Despite calls from protestors at a courthouse rally Tuesday morning, Cowlitz County officials said they cannot revoke a permit for a controversial West Longview coal terminal.

Commissioner George Raiter said the county simply does not have legal authority to yank the permit, despite evidence released last week that Millennium Bulk Terminals didn't disclose plans for a dramatically expanded terminal.

Later Tuesday morning, however, about 45 protesters dressed in black gathered on the steps of the Cowlitz County Administration Building in Kelso, carrying signs blasting Millennium as "liars." They said they were worried the terminal would provide coal for China, pollution in Longview and profits for Australia-based Millennium.

One man held a sign that simply read: "A Coal Day in Hell."

Willow Grove resident Les Anderson, who lives less than a mile west of the Millennium site, said he's worried area residents will bear the brunt of coal dust that could blow in the air — despite Millennium's pledge to takes steps to control it.

"We not only get the short end of the stick, but we get the stick stuck in our eye," he said.

The protestors restated last week's demands that the commissioners revoke a shorelines permit for the project in light of revelations that Millennium may want to expand the terminal to handle as much as 60 tons of coal annually — more than 10 times the amount it stated in its permit application

If executed, those plans would make the Longview facility the biggest coal export terminal on the North American West Coast. Millennium, which is owned by Australian company Ambre Energy, plans to export the coal to Asia, mostly China.

"We've been waiting a week to see if there's any resolution," Gayle Kiser of Kelso told commissioners during their morning meeting. "We feel you were purposefully misled and I'm asking if you could please rescind the shoreline permit."

Sandra Davis called Millennium an "unscrupulous company who has lied to the county and lied to the state," and also asked commissioners to revoke the permit. "We need to start over," she said. "We need to have something better than coal."

Sonya Rowe, a retired college professor in West Virginia, warned elected officials that they need to pay attention to what local residents are saying about the coal terminal.

"Let them know that if they do not pay attention, they can find themselves out on their behinds," said Rowe, a Vancouver resident who joined the protest outside the administration building.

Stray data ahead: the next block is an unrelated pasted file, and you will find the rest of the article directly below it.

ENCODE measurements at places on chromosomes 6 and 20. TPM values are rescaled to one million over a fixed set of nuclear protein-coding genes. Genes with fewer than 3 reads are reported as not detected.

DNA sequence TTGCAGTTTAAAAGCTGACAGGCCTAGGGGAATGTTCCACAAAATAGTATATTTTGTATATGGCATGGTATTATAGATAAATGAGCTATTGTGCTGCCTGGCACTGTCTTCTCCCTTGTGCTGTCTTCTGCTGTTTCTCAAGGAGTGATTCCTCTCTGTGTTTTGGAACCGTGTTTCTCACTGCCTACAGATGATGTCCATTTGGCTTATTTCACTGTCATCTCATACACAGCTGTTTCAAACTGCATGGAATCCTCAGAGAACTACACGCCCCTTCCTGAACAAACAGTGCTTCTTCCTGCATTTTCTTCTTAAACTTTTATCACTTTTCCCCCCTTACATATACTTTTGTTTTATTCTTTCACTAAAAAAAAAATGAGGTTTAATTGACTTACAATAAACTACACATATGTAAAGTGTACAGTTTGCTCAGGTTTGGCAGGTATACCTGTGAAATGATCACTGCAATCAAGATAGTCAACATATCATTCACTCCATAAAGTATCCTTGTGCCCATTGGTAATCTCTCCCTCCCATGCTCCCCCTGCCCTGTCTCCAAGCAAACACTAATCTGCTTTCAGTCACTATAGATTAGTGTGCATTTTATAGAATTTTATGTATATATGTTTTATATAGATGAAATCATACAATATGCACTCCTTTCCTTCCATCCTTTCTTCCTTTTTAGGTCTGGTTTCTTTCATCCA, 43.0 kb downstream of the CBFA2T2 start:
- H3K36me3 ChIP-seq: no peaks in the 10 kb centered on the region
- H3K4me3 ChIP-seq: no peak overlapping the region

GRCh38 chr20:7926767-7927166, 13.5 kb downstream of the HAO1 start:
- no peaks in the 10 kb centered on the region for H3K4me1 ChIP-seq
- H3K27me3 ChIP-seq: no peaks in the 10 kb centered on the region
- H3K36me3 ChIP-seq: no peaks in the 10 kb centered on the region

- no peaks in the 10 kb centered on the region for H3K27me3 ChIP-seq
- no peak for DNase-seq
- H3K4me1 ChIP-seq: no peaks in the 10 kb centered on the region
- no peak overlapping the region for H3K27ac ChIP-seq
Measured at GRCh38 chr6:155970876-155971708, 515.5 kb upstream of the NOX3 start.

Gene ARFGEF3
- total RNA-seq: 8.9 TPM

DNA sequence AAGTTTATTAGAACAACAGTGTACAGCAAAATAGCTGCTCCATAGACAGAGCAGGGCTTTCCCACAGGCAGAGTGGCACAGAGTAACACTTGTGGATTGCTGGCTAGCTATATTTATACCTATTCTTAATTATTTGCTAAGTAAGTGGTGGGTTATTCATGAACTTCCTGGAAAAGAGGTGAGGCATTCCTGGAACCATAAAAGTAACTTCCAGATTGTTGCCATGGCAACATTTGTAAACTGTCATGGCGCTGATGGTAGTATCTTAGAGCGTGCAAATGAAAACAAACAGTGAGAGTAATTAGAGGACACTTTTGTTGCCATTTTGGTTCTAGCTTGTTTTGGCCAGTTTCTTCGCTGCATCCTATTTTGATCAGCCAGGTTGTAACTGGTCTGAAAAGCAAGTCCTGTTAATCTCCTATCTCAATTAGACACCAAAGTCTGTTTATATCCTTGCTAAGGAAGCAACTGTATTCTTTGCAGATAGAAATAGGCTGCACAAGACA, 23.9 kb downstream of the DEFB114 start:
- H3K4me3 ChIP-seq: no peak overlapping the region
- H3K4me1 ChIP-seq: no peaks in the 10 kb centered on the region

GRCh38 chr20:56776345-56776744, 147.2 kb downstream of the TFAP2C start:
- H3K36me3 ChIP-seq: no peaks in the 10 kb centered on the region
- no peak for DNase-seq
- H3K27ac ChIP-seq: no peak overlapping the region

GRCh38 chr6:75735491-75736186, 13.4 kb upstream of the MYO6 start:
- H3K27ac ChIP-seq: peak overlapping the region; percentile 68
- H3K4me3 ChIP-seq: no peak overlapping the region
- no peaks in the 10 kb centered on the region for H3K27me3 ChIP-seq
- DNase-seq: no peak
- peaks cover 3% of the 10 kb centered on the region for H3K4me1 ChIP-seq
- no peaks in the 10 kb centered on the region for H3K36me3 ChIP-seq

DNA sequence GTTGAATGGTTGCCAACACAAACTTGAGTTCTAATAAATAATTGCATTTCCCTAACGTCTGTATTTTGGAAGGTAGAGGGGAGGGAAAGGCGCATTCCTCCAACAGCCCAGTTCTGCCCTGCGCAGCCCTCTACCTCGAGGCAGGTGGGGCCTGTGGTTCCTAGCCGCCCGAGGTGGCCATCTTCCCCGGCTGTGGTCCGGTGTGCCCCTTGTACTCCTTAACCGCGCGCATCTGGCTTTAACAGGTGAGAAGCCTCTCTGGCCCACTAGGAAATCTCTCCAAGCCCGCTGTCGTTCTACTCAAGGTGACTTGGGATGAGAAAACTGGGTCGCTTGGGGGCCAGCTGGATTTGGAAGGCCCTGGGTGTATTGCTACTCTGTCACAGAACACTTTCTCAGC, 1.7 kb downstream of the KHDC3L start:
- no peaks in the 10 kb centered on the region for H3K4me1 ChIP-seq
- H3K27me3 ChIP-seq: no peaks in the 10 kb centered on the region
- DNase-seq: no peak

Tuesday, though, commissioners noted that the shorelines permit already had been appealed to the state Shorelines Hearing Board. Commissioner Raiter said commissioners have been told the county cannot legally revoke the permit — approved in November — once it's been appealed.

"We don't have the authority to rescind it," Raiter said after Tuesday's meeting.

Protesters urged county officials to ask the state's attorney general to investigate Millennium, but Raiter noted the attorney general's office already is aware of the issue.

Ron Marshall, the county's chief civil deputy prosecutor, said he and state officials have reviewed the matter and cannot find a way the county could call back the permit.

"There's no specific provision in the midst of a pending appeal to take it back," he said. State Department of Ecology officials also have reviewed the matter and agree the county has no role at this point, he said.

The Shorelines Hearings Board has "full authority" to deal with all of the Millennium issues, including questions about the company's truthfulness and long-term plans, Marshall added.

The state board can approve the permit, deny it outright or send it back to county commissioners for further review.

As such, Raiter said he and his fellow commissioners can't comment much on the permit because they may have to make another quasi-judicial ruling on the matter.

Millennium officials have denied being "disingenuous" about its plans, saying plans for a much bigger terminal were put on hold to focus on a the project as proposed — a 5.7 million ton a year facility.

Rail lines to the site would need to be dramatically upgraded and expanded to make the terminal bigger, and any plan to expand the facility would be subject to a separate permitting process.

Still, in its application for a county shorelines permit, a company memo showed officials tried to keep talk of expansion secret to avoid the perception it had deceived officials.

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